All things work together for good to them that love God, to them who are the called according to his purpose. Romans 8:28.
Andrews University’s Week of Prayer takes place every semester. Every day that week, students are invited to Pioneer Memorial Church to partake in a seminar by a guest speaker, making this an opportunity to commune with God daily.
This week of prayer’s speaker was Pastor Deblaire Snell. He is the author of six books, including “Almost Home,” “New Normals,” “Leap Year,” and “Making Christianity Great Again.” According to the Oakwood website, his favorite text is 2 Corinthians 5:17, which states, “Therefore if any man be in Christ, he is a new creature: old things are passed away; behold, all things are become new.”
Pastor Snell chose the title “Get Unrealistic” as the focus of his seminars. The reason for this title, he explained, was because faith is not realistic. It is not physically graspable, and in order to get ahold of spirituality, we must ourselves become unrealistic, let ourselves believe in the unbelievable. Pastor Snell encouraged us to realize that not everything makes sense, but God is the one who makes and made sense. Many people go through life saying they are faithful, but they always have backup plans aplenty, justifying that it makes sense to have a safety net. While common sense is very important, you should not elevate it above God. People plan, but God has His own way of doing things, even if it means overriding human plans. This week of prayer was full of examples of spiritual bravery and personal experiences of steadfast faith. One of the most notable ones was the story of Jairus. The way pastor Snell presented it showed us that God keeps us watching others be blessed to show us His power. He also replayed this idea that we have to be intentional in documenting what God has done in our lives. Humans have a natural reflex to discard good memories and focus on the bad, but we should never forget the numerous times that God has kept His promises to us.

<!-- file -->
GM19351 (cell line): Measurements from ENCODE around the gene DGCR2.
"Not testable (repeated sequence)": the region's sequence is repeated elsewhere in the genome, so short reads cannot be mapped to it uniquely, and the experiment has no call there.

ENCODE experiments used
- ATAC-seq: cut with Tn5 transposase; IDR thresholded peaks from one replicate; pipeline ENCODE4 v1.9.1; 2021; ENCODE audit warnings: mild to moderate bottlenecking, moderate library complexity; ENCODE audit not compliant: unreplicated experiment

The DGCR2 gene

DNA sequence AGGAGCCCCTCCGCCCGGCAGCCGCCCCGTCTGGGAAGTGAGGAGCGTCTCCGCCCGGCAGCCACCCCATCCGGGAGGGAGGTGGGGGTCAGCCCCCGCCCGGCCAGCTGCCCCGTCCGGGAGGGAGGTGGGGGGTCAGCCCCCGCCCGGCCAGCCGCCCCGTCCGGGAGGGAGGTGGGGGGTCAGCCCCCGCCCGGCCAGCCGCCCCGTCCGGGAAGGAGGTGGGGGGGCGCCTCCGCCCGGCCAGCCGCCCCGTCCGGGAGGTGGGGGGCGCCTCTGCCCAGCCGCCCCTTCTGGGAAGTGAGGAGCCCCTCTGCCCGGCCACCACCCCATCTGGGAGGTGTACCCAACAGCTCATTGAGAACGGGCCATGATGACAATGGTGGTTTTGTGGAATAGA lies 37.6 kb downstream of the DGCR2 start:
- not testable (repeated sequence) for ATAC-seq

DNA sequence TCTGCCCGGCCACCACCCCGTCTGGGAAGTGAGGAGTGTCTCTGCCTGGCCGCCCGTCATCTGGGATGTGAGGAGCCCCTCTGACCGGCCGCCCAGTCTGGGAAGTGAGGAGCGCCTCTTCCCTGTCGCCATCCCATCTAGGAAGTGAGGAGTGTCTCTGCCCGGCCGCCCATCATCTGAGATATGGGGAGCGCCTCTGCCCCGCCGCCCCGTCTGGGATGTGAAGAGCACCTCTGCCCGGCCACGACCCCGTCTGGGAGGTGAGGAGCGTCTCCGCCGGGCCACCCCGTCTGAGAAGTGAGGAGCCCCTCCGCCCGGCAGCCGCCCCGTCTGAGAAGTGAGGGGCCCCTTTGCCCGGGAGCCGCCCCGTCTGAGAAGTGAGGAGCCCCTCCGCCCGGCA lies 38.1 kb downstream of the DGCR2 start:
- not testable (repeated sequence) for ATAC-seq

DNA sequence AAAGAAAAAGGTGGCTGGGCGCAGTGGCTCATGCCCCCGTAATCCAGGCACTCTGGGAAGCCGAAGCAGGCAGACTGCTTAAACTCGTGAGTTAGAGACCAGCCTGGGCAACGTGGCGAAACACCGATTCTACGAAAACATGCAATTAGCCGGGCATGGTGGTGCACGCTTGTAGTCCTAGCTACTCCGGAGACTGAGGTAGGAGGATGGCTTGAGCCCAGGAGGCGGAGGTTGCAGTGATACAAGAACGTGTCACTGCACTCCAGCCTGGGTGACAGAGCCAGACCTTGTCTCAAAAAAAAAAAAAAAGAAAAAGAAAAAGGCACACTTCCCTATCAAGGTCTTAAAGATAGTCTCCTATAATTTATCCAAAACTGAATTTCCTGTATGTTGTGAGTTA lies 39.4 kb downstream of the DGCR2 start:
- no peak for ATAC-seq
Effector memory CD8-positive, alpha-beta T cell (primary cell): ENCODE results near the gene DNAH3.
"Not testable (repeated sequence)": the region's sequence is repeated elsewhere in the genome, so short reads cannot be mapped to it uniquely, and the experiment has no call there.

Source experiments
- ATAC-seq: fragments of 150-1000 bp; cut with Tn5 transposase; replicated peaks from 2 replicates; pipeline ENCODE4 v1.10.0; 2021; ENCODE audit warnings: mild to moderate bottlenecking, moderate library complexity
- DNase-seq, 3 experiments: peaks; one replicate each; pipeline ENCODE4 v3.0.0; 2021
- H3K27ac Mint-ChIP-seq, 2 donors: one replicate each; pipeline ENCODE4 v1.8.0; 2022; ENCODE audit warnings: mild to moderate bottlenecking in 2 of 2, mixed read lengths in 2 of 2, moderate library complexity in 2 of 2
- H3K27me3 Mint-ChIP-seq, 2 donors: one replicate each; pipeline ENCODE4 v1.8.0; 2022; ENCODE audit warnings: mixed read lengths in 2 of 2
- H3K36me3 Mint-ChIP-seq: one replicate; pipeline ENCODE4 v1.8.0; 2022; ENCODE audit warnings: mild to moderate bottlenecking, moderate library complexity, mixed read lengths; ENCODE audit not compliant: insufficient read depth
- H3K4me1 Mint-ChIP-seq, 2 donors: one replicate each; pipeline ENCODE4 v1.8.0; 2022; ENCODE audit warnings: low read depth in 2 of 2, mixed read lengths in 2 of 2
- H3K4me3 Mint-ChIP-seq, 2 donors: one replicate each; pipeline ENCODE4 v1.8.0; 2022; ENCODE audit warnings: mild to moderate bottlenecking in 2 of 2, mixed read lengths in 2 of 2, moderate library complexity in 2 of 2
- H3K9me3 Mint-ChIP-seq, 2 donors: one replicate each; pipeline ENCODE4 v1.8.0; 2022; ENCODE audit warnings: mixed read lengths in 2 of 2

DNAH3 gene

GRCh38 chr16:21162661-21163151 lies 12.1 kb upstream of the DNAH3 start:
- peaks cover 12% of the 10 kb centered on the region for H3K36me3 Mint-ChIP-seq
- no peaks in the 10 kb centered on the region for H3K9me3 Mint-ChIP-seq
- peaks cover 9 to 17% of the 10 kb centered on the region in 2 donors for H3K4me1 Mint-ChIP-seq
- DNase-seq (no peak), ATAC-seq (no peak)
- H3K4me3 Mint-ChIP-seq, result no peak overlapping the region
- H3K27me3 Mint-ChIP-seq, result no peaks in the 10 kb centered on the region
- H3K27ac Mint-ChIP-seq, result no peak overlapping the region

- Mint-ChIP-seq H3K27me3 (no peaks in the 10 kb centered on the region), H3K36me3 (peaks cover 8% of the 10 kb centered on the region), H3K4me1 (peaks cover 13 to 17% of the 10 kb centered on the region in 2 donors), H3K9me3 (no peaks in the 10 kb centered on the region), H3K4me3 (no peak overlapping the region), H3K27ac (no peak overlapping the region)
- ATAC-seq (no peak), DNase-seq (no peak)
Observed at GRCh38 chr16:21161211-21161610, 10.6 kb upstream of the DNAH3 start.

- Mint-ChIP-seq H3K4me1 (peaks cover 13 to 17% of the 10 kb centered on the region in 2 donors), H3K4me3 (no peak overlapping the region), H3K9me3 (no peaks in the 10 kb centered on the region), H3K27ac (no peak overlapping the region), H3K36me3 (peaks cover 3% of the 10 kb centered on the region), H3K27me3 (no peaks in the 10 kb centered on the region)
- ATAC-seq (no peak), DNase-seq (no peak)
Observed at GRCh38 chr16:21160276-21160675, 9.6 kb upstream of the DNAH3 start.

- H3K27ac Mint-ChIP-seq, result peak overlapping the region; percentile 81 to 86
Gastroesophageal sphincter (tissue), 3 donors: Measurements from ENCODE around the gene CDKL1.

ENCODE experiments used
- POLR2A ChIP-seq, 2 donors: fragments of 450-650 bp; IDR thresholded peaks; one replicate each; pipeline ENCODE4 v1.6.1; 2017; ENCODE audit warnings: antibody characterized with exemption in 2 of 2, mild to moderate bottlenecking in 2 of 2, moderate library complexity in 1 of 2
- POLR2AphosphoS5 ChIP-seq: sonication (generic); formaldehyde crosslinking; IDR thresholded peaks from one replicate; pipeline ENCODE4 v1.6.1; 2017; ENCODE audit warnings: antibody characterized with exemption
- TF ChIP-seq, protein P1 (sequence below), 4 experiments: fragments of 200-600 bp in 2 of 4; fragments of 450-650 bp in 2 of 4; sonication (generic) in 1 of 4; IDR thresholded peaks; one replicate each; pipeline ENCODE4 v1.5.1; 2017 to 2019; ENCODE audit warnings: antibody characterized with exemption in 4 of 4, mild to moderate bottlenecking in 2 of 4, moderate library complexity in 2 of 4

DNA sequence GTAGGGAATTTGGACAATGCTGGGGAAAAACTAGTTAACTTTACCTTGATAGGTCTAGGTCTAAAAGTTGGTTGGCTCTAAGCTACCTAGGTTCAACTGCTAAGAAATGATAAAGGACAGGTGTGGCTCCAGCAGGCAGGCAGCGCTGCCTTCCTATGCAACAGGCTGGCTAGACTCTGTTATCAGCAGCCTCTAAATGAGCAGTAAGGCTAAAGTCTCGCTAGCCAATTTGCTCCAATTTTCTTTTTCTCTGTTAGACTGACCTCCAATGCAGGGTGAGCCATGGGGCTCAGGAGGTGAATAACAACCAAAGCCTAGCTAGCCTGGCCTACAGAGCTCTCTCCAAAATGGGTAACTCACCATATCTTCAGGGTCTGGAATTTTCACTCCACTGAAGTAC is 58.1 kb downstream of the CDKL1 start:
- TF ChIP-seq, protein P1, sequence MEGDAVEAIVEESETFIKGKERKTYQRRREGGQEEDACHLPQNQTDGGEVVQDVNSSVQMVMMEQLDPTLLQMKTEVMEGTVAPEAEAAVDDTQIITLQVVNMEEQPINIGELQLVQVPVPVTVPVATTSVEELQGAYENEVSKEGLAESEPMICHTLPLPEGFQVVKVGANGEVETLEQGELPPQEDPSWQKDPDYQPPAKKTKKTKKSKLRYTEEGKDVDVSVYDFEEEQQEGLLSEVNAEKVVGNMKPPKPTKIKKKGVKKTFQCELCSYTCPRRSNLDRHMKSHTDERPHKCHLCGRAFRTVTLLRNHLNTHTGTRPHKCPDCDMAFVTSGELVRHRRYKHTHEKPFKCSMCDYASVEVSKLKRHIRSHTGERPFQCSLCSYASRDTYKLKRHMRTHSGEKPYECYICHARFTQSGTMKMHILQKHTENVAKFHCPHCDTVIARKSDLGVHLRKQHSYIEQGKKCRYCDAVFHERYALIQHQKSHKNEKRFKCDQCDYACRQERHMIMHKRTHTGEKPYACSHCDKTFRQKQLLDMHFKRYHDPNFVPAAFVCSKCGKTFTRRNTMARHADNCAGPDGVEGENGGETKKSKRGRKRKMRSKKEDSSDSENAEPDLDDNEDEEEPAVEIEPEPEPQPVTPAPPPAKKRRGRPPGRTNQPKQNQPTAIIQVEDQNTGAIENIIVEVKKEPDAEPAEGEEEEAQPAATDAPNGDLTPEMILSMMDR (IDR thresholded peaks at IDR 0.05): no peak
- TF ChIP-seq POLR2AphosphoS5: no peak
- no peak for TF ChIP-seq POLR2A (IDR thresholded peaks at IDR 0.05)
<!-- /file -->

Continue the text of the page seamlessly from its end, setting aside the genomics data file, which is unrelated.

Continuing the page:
“I felt the speaker was very engaging, his message came back full circle. It was very structured and relatable to people our age,” says Ashley Ramos (junior, health science). “For future Weeks of Prayer, I would say it’s important to continue to put a lot of thought into the speaker and their message because it really paid off this time.” The only criticism she had about the experience was that it needed to be made more clear when it was time to stand or sit down—as many have noticed, the audience was very lax in this aspect. When asked what should be improved for next year, Valerie Akinyi (senior, political science) commented on reducing the altar calls at the end of sermons. “It makes me feel like they only care about the numbers,” she remarked. The calls for baptism, according to her, are very frequent and may seem insistent to the students.
All in all, the students much appreciated the message shared by Pastor Snell and learned how to “get unrealistic” to be able to enjoy God’s presence in their lives to an even better extent. We are thankful for a week of spiritual learning and a wonderful message which taught us to never stop rejoicing and to live through faith rather than through sense.
The Student Movement is the official student newspaper of Andrews University. Opinions expressed in the Student Movement are those of the authors and do not necessarily reflect the opinions of the editors, Andrews University or the Seventh-day Adventist church.